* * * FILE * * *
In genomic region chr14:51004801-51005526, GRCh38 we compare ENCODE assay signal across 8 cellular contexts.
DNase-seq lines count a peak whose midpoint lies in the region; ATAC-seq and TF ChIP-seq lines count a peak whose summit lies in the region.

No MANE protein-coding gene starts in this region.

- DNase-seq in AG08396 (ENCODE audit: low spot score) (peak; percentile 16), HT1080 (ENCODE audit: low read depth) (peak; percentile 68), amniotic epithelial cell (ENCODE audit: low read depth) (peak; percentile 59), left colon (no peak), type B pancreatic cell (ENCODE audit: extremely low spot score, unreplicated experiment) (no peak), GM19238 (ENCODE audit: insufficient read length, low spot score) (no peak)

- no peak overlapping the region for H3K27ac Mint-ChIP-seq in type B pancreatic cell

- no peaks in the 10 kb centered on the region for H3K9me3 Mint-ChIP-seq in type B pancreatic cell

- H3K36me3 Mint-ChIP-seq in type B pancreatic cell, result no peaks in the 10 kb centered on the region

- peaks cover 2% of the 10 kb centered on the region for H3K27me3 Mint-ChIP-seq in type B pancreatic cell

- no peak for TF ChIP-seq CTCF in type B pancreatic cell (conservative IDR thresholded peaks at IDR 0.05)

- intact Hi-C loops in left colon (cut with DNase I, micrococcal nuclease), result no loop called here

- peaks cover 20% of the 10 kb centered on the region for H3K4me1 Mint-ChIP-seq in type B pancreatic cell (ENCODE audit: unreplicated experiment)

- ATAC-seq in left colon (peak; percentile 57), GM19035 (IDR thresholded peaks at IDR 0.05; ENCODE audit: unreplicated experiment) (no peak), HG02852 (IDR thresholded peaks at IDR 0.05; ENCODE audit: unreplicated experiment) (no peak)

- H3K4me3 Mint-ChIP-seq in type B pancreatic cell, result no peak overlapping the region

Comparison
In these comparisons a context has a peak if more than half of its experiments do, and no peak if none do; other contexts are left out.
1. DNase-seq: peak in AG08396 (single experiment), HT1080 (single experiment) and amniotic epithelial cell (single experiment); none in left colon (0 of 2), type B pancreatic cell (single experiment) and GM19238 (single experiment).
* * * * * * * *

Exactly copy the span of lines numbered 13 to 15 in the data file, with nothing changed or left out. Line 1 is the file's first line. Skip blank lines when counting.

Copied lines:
- H3K4me3 Mint-ChIP-seq in type B pancreatic cell, result no peak overlapping the region

Comparison
In these comparisons a context has a peak if more than half of its experiments do, and no peak if none do; other contexts are left out.